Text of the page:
National Popcorn day is fast approaching... but how did it end up as the cinema snack of choice?11 January 2019
Popcorn is a wonderfully durable little snack. Great salted, even better sweetened, and also bizarrely delicious when dusted in sundried tomato and chilli (thank you, Waitrose). It’s magical ‘popping’ ability is due to the moisture hiding inside each kernel, which, when heated, expands and causes the hull to burst. Despite its simplicity, the tiny grain has a huge history.
So where did popcorn originate?
According to Popcorn.org, the oldest ear of popcorn was discovered in a cave called ‘Bat Cave’ in New Mexico in 1948. The kernels were carbon dated and found to be approximately 5,600 years old.
Popcorn had a key place in early 16th century Aztec Indian ceremonies too. Young women would wear a garland of popped corn on their heads and participate in a special ‘popcorn dance’. These headdresses and necklaces would also adorn statues of Tlaloc, the god of rain and fertility.
In the United States, during the late nineteenth and early twentieth centuries, popcorn was the breakfast food of choice. Grounded and eaten with milk or cream, the unlikely combination was praised by John H. Kellogg, one of the founders of cornflakes. A healthy whole-grain, it was the inspiration behind the now iconic breakfast food.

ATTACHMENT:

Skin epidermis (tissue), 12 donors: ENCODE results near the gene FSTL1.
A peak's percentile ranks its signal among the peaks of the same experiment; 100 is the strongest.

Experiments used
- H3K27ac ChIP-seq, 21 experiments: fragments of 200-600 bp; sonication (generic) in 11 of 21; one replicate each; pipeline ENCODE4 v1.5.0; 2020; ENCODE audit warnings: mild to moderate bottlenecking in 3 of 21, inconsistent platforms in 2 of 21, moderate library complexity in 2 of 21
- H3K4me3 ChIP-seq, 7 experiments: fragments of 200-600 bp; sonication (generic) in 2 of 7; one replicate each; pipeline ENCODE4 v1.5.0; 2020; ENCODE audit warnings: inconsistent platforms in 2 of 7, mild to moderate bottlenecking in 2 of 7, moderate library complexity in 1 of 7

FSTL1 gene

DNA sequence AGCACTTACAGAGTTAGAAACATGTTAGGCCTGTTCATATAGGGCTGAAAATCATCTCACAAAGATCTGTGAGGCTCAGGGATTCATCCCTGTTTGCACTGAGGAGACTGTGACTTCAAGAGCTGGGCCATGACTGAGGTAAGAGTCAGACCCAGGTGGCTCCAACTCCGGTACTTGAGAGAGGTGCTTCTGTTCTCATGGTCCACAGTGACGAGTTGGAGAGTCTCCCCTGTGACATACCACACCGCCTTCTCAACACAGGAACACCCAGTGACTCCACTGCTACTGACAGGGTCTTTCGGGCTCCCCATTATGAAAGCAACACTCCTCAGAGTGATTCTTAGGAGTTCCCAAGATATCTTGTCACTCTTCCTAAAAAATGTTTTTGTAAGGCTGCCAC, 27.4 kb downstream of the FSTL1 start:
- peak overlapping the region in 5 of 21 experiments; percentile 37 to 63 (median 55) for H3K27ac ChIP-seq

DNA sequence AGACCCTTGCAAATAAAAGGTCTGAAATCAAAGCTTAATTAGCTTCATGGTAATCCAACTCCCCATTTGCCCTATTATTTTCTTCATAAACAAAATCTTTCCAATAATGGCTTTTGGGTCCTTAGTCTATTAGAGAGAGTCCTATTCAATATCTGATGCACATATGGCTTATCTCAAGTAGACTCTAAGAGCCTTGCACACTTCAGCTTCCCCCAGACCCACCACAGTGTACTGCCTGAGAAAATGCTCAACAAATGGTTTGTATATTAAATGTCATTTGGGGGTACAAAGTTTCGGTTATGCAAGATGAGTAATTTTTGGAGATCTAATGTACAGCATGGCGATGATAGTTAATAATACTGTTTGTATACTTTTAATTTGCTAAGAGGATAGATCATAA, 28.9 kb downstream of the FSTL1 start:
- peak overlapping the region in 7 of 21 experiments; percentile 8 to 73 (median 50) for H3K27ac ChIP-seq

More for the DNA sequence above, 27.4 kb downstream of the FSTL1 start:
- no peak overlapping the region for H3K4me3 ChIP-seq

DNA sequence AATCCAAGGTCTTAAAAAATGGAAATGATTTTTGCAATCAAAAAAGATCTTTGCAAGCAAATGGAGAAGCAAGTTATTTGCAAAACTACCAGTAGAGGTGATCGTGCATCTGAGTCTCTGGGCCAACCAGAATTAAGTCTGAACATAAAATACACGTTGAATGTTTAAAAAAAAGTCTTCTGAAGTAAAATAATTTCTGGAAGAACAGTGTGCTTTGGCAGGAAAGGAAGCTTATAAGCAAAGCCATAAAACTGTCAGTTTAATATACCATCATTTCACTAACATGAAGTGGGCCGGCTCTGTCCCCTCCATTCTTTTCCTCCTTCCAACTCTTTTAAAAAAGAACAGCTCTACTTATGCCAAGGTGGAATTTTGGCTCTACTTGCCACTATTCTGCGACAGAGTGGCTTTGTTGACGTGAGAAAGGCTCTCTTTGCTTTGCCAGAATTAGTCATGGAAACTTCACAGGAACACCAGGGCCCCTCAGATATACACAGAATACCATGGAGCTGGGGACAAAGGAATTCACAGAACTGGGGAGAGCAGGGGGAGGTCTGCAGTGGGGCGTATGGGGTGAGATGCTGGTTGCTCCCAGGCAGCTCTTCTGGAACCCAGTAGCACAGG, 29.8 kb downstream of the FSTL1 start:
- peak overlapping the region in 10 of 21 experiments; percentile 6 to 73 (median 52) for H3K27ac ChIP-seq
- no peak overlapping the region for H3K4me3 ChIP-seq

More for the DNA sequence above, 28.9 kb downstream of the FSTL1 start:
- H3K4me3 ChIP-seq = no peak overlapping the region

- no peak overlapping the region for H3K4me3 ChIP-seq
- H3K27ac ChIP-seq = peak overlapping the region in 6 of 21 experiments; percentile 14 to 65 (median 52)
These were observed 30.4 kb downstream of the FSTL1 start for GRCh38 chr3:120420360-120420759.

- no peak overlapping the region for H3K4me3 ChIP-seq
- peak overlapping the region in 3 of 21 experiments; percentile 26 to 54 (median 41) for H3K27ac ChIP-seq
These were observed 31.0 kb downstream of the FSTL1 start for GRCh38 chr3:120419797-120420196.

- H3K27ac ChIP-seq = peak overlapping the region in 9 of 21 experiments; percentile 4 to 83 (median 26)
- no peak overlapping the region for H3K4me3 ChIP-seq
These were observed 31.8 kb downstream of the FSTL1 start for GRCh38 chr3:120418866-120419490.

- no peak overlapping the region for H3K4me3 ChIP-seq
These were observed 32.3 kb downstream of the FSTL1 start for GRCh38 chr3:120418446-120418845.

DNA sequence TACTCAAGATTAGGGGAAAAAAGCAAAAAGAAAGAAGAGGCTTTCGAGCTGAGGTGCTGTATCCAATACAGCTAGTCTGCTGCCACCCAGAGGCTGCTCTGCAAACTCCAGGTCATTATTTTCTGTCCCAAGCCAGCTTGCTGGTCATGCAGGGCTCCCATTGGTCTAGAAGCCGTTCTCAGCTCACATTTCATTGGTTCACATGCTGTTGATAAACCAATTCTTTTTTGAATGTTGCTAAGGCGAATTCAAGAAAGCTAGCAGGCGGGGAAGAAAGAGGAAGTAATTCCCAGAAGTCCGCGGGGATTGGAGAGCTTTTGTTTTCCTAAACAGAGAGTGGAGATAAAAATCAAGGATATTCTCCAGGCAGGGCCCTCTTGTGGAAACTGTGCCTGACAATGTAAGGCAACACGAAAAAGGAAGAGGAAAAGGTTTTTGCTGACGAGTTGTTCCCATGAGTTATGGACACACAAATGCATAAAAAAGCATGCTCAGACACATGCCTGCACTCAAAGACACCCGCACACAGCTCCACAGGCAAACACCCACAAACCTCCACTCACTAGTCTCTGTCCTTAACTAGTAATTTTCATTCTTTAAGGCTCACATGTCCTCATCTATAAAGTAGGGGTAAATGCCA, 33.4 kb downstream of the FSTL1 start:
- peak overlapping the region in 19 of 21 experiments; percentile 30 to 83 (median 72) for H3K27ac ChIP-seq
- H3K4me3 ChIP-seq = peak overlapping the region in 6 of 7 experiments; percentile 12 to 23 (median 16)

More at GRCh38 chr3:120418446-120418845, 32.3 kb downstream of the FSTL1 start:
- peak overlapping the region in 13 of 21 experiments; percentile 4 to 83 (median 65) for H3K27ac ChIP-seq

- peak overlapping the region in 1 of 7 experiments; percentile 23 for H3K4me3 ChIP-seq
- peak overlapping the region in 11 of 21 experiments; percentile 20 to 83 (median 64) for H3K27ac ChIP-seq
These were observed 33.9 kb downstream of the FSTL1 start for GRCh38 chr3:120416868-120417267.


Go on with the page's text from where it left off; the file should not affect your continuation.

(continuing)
Why on earth do we eat popcorn at the cinema?
It’s a weird snack of choice since it’s unbelievably loud, greasy and messy, but a trip to the pictures just wouldn’t be the same without it. Unfortunately, the truth behind its cinema-staple origins is a lot less exciting than you’d imagine. Simply, popcorn was - and is - cheap to make.
Nowadays, buying a carton of popcorn at the cinema, along with your movie ticket, is the equivalent of putting a deposit on a small flat in central London (or so it feels like). However, back in 1885, when the first steam-powered popcorn roamed Chicago streets, popcorn was only five to ten cents (four to eight pence) per bag.
Sold outside movie theatres in portable gas-powered vendors, the tantalising aroma and exciting exploding spectacle made popcorn the perfect pre-cinema entertainment. Kernels could be stored for years, so losses were nil and profits high. Picturehouses soon caught a whiff of this phenomenon and started selling popcorn inside their establishments. And today, the scent of freshly popped corn is synonymous with the movies.
You’re not alone. According to research group Mintel, UK popcorn sales have grown 169% in the last five years. If you’ve got a hankering for the crunchy snack, and you don’t want to sit through a two-hour long unsatisfying rom-com to get a taste of the authentic stuff, take a trip to vouchercloud’s collection of shopping discounts and satisfy your snacking fix for less.